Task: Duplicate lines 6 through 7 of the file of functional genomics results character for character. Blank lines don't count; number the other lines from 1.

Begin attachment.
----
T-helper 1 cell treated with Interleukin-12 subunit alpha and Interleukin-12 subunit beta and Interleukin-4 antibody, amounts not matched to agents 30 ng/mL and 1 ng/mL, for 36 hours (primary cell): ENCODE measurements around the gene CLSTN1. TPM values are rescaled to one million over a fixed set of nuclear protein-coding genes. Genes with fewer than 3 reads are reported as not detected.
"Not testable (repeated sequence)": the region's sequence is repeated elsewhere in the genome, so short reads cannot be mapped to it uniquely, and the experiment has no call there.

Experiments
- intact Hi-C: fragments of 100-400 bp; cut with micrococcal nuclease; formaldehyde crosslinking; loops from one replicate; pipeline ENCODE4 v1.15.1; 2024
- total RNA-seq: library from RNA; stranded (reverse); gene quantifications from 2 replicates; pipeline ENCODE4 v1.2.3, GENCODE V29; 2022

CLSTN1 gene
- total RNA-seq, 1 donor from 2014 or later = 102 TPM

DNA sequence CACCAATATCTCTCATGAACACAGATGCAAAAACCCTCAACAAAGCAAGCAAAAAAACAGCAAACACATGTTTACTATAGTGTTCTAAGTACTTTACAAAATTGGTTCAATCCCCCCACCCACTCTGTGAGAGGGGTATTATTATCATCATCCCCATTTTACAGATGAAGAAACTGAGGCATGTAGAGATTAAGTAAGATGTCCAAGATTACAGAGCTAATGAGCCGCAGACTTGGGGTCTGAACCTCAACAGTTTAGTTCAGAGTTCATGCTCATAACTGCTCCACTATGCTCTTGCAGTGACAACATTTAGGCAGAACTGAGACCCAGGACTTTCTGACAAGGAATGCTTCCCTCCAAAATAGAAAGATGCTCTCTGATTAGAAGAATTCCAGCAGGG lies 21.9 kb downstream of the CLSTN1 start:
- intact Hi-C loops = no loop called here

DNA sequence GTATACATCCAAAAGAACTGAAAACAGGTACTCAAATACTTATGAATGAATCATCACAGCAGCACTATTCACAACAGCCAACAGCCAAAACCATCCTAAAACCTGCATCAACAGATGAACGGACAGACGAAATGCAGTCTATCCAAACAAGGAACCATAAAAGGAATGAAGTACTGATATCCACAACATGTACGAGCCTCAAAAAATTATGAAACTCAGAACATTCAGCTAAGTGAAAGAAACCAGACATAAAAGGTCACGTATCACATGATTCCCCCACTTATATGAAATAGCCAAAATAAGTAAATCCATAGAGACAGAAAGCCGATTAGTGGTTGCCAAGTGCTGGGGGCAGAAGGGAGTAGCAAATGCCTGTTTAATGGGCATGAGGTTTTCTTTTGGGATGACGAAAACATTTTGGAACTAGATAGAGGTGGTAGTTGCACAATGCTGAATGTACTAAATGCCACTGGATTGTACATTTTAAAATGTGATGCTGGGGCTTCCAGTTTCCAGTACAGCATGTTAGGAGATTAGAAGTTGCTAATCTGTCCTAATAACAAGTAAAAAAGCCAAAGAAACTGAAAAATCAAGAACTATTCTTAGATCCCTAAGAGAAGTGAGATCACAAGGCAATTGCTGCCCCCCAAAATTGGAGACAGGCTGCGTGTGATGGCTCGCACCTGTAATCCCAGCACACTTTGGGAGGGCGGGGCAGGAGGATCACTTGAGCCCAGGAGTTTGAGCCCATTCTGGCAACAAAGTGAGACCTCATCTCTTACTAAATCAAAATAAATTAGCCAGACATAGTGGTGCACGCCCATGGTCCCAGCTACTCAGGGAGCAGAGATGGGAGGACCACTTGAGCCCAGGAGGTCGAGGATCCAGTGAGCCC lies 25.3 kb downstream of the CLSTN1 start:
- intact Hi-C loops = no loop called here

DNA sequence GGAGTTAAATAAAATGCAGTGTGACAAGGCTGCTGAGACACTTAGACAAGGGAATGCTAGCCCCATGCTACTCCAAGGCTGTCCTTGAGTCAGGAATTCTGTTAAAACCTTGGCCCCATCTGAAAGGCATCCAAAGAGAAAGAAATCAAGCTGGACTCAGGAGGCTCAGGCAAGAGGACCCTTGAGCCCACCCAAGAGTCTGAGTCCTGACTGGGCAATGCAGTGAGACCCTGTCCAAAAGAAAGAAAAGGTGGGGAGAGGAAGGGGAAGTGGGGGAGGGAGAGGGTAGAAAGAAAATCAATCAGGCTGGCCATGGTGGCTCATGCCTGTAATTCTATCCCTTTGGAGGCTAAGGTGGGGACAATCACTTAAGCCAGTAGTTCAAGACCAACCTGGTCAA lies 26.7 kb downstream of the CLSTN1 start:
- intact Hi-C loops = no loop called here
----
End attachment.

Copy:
CLSTN1 gene
- total RNA-seq, 1 donor from 2014 or later = 102 TPM